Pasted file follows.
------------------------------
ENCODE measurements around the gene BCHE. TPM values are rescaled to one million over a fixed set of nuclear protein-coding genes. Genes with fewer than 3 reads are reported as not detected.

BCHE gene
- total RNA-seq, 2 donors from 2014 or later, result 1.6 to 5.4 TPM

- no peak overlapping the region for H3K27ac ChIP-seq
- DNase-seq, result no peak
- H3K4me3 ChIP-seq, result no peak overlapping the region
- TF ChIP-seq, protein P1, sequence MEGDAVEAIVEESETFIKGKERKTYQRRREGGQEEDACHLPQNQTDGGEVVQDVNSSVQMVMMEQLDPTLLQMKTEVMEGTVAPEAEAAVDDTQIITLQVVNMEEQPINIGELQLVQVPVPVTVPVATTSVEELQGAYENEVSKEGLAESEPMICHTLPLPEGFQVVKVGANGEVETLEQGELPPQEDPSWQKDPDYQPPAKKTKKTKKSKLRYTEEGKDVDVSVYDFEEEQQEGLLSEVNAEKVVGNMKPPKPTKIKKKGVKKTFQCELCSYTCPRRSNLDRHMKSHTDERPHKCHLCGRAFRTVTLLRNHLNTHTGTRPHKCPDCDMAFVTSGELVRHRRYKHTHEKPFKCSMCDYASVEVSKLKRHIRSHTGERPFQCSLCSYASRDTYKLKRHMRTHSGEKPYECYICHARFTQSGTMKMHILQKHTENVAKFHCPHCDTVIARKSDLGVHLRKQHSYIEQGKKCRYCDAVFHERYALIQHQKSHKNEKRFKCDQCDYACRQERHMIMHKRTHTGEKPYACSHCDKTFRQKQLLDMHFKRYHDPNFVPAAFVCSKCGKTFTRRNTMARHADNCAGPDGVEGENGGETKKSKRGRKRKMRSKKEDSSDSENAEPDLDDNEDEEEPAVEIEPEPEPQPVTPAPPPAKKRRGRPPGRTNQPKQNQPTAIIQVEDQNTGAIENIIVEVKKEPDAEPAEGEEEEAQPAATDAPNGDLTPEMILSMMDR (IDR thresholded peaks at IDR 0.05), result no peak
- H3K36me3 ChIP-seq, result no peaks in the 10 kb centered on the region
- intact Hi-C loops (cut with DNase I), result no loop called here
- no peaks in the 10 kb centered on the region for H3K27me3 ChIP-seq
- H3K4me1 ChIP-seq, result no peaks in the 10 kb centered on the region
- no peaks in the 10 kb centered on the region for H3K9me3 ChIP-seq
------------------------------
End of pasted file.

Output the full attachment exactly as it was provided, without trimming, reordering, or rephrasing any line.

ENCODE measurements around the gene BCHE. TPM values are rescaled to one million over a fixed set of nuclear protein-coding genes. Genes with fewer than 3 reads are reported as not detected.

BCHE gene
- total RNA-seq, 2 donors from 2014 or later, result 1.6 to 5.4 TPM

- no peak overlapping the region for H3K27ac ChIP-seq
- DNase-seq, result no peak
- H3K4me3 ChIP-seq, result no peak overlapping the region
- TF ChIP-seq, protein P1, sequence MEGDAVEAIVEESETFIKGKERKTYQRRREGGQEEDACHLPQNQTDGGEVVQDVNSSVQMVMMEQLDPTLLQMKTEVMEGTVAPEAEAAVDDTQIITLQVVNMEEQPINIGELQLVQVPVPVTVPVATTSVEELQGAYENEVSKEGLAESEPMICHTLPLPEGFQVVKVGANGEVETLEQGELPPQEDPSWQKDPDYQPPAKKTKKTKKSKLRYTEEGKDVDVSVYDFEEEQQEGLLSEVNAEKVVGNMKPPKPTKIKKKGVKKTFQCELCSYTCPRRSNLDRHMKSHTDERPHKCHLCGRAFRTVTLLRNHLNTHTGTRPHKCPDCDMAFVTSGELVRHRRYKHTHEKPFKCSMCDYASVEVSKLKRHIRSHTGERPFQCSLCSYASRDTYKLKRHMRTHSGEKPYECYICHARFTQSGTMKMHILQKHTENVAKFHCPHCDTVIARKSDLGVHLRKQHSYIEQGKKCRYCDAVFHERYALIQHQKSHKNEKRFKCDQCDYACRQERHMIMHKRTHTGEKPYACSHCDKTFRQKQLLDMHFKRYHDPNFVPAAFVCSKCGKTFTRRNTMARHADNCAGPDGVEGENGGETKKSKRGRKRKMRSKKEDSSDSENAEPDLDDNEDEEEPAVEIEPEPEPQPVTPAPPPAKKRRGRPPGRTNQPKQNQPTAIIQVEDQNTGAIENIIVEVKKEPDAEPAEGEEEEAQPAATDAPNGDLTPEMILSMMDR (IDR thresholded peaks at IDR 0.05), result no peak
- H3K36me3 ChIP-seq, result no peaks in the 10 kb centered on the region
- intact Hi-C loops (cut with DNase I), result no loop called here
- no peaks in the 10 kb centered on the region for H3K27me3 ChIP-seq
- H3K4me1 ChIP-seq, result no peaks in the 10 kb centered on the region
- no peaks in the 10 kb centered on the region for H3K9me3 ChIP-seq